Being the Change I Wish to See

It’s been hard to write lately, because to be honest – it’s been hard to merely exist and push through day by day. Tourism is effectively shut down for 6 months now, we missed my only sister’s wedding, missed being able to meet my cousin’s new baby, and have had an enormously tough time being a business owner during this pandemic. Top that off with police brutality, systemic racism, and a state of divisiveness in the country we call home, and the struggle has been really real.

The toughest part of all of it, for me, is the feeling of being unable to do anything about my own circumstances and to change the injustices and systemic injustice going on. I’m just one small, insignificant person. Does what I do even matter?

I firmly believe it does, for two reasons: 1. everything does matter, and collective action can make a difference, and 2. most of the time, that’s what we can do. No matter our financial, physical, logistical or social situations, we can at least do something for what we believe in and wish to see. If we don’t do what we are able to do to change the world – what do we have to say for ourselves?

That is my hope, and the light at the end of my figurative tunnel. I may not be able to control much, but i can control what is in my control – how I lead, how I love, what I speak and post about, what I buy, watch, and eat. My actions may be just a drop in the proverbial bucket, but a drop is a drop is a drop.

I will always do what I can do, at the very least.

Training Season Begins, Uncertainly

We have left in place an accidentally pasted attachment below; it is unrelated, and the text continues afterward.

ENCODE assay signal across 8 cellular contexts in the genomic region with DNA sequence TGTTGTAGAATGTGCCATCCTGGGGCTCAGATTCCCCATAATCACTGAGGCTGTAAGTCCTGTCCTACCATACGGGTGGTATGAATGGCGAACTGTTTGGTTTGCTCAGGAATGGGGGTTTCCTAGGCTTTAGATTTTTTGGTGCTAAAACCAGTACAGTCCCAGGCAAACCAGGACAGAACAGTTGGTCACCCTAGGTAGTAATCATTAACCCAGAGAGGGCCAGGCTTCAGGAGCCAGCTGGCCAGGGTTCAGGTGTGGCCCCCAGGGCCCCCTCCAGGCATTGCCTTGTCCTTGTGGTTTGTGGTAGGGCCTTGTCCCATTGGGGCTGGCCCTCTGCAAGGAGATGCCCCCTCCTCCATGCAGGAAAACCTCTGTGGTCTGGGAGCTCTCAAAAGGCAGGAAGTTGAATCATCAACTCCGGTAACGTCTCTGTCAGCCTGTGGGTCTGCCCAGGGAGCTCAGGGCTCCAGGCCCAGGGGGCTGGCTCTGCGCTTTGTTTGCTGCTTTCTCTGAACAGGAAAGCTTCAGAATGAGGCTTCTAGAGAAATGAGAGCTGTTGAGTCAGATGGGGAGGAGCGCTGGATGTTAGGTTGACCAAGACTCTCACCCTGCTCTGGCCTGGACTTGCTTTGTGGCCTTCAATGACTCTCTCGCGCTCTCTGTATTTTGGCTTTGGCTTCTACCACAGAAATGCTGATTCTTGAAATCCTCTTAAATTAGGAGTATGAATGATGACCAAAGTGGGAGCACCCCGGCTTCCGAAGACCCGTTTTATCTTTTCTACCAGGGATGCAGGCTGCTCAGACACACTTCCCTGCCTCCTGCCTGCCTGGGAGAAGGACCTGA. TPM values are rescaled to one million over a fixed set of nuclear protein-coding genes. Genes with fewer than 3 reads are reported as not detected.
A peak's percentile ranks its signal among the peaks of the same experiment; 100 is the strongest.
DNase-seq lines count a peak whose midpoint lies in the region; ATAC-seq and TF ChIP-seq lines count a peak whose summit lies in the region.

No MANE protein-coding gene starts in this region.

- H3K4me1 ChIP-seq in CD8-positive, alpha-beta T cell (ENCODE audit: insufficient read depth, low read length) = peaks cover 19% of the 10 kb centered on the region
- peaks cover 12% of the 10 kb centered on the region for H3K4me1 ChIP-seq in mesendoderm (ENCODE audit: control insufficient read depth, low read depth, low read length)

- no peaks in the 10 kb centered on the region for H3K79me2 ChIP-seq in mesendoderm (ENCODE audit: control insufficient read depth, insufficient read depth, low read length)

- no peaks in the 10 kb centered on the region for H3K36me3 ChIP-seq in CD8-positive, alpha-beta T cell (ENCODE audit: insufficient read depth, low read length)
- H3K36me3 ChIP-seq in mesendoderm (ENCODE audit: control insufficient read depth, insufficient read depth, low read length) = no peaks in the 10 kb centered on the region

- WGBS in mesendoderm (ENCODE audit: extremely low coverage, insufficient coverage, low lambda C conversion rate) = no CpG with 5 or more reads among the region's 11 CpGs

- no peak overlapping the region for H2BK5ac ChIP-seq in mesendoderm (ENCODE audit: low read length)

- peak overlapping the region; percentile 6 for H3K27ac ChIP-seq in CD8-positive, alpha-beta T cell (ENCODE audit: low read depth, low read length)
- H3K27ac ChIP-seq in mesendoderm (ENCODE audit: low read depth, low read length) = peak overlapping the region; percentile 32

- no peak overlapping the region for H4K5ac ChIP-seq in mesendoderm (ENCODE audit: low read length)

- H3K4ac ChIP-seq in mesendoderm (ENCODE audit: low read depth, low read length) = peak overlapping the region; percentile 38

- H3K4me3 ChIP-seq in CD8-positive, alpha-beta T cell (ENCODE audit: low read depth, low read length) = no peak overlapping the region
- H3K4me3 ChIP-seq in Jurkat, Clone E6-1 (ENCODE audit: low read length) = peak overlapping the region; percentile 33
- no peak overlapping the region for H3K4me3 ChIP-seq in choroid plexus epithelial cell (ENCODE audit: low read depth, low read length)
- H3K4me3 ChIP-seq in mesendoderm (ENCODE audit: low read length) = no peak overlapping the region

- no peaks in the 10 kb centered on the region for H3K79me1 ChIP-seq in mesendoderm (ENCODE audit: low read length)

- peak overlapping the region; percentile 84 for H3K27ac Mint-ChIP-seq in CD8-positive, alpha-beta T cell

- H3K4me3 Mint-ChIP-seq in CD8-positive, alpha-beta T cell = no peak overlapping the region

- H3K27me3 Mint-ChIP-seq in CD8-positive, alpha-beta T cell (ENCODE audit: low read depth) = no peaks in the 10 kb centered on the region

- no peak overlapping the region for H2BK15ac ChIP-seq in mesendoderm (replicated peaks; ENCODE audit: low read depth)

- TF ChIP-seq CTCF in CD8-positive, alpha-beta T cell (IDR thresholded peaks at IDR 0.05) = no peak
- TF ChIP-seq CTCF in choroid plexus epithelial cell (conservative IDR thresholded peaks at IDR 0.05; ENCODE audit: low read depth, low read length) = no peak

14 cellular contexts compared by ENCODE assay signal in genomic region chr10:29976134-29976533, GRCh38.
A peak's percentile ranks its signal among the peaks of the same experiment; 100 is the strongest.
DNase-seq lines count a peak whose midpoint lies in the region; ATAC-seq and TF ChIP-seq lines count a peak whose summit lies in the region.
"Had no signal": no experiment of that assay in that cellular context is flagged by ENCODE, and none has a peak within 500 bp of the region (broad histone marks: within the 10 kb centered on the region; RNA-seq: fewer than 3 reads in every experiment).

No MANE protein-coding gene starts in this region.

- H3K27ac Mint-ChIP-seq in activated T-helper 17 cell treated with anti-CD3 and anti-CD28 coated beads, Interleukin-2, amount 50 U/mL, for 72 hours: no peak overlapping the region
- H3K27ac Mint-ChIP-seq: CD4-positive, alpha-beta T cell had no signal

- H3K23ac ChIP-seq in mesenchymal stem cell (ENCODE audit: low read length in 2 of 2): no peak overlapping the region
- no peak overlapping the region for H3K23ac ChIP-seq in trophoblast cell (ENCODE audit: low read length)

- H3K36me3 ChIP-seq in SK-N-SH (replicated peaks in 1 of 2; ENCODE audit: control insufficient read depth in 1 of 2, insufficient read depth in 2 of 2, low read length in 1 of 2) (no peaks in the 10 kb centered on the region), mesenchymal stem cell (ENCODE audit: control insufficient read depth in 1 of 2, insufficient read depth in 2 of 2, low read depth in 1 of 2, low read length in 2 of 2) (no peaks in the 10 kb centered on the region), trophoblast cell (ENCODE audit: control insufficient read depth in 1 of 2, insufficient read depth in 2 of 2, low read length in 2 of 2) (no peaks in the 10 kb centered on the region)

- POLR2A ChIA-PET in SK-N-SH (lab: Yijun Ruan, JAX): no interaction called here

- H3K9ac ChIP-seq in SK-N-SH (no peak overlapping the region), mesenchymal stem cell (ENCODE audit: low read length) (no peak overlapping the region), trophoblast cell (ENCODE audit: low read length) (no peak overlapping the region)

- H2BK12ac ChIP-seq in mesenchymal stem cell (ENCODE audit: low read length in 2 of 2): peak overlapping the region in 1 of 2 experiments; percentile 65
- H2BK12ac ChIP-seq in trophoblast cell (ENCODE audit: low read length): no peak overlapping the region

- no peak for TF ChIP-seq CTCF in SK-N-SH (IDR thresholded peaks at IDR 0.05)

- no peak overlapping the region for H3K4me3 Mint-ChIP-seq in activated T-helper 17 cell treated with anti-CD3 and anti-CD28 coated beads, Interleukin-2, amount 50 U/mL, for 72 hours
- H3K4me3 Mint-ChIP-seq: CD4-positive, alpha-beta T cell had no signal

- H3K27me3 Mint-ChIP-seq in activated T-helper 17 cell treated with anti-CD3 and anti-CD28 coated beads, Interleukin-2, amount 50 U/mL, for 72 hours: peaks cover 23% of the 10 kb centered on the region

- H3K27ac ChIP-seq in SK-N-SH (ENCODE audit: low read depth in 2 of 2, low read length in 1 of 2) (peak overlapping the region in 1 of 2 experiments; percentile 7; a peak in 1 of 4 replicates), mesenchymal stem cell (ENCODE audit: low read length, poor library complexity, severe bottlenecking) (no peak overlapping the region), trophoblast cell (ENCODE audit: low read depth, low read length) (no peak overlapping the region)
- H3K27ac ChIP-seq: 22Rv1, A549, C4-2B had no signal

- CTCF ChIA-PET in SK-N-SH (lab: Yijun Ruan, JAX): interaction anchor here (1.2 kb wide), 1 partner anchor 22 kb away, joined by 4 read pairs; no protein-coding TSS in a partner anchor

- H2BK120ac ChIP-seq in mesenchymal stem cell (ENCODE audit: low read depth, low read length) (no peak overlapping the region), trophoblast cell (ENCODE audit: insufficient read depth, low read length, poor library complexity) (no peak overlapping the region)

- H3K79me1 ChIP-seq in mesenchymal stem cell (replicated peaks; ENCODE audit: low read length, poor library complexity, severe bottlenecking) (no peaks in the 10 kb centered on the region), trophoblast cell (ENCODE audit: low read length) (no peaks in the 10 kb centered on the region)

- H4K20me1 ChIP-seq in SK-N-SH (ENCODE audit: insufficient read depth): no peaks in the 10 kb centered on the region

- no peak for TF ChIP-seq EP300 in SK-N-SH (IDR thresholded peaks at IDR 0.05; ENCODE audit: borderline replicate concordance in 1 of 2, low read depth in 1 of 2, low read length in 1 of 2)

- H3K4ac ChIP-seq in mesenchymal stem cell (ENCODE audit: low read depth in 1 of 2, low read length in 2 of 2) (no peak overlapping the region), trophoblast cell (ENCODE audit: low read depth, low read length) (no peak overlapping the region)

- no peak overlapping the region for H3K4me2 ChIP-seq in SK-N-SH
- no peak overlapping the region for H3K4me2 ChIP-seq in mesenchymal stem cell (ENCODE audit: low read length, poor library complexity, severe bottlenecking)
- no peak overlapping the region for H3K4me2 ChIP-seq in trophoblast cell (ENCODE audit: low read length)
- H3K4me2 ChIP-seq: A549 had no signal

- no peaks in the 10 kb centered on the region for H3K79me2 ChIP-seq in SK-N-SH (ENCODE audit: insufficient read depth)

IMG_5483Man, these are uncertain times. We have a worldwide pandemic, economic shutdown, and mandatory 14-day quarantine for all incoming visitors to Hawaii. This means that, in essence, we are trapped on our little island in the sun. We have less than 600 square miles we can roam around in, with no means of travel outside of flight. On the bright side, our 600 square miles are jam-packed with trailed mountain peaks and wave-trimmed beaches. We do have our perks.

I wasn’t planning on running any big races this year, especially in the wake of COVID-19. But this entire pandemic has brought an unprecedented level of stress and lack of control into our neatly-tucked lives. We’re small business owners that should be ramping up for summer, and instead we are praying each day to just make it through to the next, and hopeful that there will  be  a summer to ramp up for.

I started running again a few weeks ago for my mental health, which has been tough to hold on to during this crisis. Last week, though, I decided to download a training plan, get my training-meal staples, and make it happen. I slugged through one decent and two terrible, challenging runs that I somehow managed to finish. Yet today, I woke up on rest day anxious to hit the road again as soon as I can.